For most people, the most difficult element of SEO is staying up-to-date with all of the latest Google algorithms. Once you think you have got your SEO strategy perfect, Google pops up with another algorithm that changes everything. The next algorithm update from Google will be implemented in May of this year (2021), so it is vital to be prepared. This involves the introduction of a new factor called Page Experience.

What is Google Page Experience?

Page Experience incorporates all of the different ways in which a person interacts with your web page, and whether or not the experience is a seamless (or painful).

Existing Google search signals are included in this, such as intrusive interstitial guidelines, HTTPS, safe-browsing, and mobile-friendliness. 

As we look ahead, it will incorporate metrics in Google Core Vitals. There are three main areas of focus in this regard; visual stability, interactivity, and loading.

Great! So what do each of these actually mean…?

Visual stability

This refers to stopping the unexpected and annoying movement of page content. How are you positioned? Test here


This is the time for when a person interacts with a page initially to the time that the browser starts to process the interaction. Test Here


This is all about page load speed. How long does it take for the main content to load? To provide a good user experience, sites should strive to have LCP occur within the first 2.5 seconds of the page starting to load

Test Here: Largest Contentful Paint (LCP)

The importance of this Google algorithm update

Now that you know what this update entails, it is important to consider how this may impact you and why you need to take this algorithm update seriously. 

Google has been very clear regarding the importance of Page Experience. If your page offers an outstanding experience, users will interact with it and engagement will increase. 

Think about it.. If you go to a restaurant and the food, environment and overall visit was outstanding, you’re not going to think twice about coming back; or doing business with this group again. On the contrary, if the food was miserable, the waitstaff was rude, and the place was filthy, this restaurant may not be your first choice the next go around.

As a consequence, we can expect to see websites delivering a poor page experience to drop in the rankings. This, in turn, means your traffic will drop as well.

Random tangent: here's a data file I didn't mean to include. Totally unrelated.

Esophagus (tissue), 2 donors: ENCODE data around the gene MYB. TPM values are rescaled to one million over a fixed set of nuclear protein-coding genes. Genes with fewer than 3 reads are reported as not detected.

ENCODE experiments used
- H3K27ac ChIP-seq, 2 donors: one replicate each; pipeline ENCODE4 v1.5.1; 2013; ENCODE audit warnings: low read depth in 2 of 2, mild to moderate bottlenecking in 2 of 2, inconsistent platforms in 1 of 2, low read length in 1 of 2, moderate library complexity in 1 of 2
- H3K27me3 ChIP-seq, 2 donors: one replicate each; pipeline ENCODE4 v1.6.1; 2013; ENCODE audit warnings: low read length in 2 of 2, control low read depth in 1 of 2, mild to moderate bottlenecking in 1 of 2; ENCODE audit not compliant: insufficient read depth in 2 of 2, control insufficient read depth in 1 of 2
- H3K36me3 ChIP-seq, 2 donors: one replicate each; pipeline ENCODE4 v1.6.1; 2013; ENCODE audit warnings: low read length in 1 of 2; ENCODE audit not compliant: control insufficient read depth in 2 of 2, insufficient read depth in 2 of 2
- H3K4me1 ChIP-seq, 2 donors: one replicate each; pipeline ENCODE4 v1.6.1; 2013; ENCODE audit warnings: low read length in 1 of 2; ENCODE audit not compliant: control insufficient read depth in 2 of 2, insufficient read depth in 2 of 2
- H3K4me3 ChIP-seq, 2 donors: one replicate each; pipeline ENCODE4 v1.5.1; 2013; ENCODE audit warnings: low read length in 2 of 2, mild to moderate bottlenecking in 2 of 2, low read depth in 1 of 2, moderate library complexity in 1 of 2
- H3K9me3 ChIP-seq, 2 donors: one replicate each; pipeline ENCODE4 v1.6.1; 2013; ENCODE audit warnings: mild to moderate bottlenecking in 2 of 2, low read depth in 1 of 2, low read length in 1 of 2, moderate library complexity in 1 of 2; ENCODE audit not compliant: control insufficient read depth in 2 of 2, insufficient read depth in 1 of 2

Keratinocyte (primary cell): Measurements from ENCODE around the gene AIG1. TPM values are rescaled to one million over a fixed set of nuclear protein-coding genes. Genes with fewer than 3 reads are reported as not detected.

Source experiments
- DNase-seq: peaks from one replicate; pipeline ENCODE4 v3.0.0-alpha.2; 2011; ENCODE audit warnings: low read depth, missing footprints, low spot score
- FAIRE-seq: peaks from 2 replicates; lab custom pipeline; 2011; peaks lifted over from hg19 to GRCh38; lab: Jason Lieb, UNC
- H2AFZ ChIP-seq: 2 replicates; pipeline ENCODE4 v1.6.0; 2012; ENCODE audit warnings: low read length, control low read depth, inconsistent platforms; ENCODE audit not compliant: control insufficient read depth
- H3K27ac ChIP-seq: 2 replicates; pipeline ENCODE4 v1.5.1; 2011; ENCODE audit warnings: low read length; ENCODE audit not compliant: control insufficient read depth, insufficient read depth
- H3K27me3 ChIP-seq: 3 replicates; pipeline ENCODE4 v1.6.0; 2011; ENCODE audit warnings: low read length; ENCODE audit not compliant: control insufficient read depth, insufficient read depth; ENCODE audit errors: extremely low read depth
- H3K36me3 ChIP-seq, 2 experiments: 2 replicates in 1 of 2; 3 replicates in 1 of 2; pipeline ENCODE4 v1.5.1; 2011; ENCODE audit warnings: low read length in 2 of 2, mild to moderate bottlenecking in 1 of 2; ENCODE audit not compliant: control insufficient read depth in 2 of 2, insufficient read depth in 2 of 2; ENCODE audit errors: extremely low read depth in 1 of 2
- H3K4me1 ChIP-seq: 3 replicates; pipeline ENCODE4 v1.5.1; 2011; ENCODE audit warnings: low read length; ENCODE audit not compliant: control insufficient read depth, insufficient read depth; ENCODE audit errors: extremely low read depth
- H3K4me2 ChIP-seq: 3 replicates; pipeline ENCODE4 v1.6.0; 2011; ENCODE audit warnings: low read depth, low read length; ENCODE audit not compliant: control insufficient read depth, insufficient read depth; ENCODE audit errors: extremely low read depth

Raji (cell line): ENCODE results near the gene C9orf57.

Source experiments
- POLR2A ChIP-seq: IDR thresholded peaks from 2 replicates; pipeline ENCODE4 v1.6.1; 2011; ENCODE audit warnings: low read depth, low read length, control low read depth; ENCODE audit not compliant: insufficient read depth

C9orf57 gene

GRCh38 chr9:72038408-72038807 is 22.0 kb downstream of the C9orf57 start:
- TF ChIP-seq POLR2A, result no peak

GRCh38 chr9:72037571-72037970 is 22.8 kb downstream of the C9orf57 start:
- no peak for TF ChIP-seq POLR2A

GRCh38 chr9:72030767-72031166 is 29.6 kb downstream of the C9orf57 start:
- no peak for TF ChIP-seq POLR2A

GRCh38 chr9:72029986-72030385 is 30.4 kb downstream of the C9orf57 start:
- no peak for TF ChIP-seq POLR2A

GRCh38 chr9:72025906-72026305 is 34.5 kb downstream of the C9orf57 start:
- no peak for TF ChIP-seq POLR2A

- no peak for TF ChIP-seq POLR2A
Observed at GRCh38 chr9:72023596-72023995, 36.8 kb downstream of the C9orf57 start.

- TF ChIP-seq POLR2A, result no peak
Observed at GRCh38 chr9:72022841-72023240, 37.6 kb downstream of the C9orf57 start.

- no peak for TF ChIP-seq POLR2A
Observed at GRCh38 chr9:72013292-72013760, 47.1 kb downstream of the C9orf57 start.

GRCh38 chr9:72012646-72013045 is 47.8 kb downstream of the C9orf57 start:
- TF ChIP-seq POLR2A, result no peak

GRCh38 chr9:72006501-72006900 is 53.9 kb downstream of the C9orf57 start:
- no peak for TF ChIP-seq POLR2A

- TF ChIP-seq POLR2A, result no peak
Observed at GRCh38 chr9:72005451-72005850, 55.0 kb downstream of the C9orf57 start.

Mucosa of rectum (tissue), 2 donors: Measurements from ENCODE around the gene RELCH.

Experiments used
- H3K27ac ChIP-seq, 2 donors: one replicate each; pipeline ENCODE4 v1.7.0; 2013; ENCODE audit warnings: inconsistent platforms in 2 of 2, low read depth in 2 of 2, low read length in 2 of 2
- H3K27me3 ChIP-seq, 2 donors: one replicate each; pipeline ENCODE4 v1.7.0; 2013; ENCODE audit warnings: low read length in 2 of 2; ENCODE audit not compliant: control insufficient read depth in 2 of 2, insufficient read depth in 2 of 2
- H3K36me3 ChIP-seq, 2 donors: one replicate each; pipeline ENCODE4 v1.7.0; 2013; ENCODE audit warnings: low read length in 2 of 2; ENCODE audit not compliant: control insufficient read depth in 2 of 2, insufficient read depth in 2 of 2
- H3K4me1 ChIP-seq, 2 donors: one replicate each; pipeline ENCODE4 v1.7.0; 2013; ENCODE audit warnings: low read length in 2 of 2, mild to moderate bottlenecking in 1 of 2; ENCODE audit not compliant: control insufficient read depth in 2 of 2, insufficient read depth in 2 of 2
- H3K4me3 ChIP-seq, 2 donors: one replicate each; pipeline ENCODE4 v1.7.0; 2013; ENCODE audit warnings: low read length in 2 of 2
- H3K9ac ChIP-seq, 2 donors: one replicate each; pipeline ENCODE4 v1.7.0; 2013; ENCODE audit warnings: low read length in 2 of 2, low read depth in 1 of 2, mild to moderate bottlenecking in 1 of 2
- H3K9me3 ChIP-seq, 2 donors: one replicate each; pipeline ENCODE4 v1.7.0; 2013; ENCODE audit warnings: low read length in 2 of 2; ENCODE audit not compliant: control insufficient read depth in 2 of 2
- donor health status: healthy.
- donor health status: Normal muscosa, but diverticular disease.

Now what?

Well, like with anything, we need to first take a peak at your current website performance and see how we stack up..

There are three key areas we recommend looking at, to begin with. Firstly, your engagement ratesHow long are people staying on your website? What are my bounce rates? What are my top exit pages? How many pages are people viewing before exiting? What pages are visitors leaving on? What is my conversion rate?

Quick Tip: Open a Free Account at Hotjar – this will allow you to actually record website visits to see what users are doing and where your website is falling short.

Secondly, your design and structure. After you’ve installed your heatmap, we need to start analyzing performance and identify what content people are interacting with, how far their scrolling, where users are falling off and what content is (or isn’t) displaying correctly.

Thirdly, your page speed. As I’m sure you can relate to, nothing is worse than visiting a site and waiting a leap year for it to load. It is a miserable experience and if you’re like me, you’ll leave after just a couple of seconds. Google recognizes this.. If your website takes F-O-R-E-V-E-R to load, then you can bet your bottom dollar that you will be (and to be frank, have been) negatively affected. Once the Page Experience algorithm update is rolled out, good luck. Changes must be made.

It’s advisable to get a better understanding of the metrics google will use, from First Input Delay to Cumulative Layout Shift. You can then use this to create an audit of your website so that you can fix any inadequacies before Google punishes you for them. 

We’re here to help!

Confused yet? Hopefully not. But, if you do not have the experience and the know-how to do this yourself, schedule 5 or 10 minutes here and we can dive a bit deeper into how you (or your team) can stay ahead of these “algo” updates.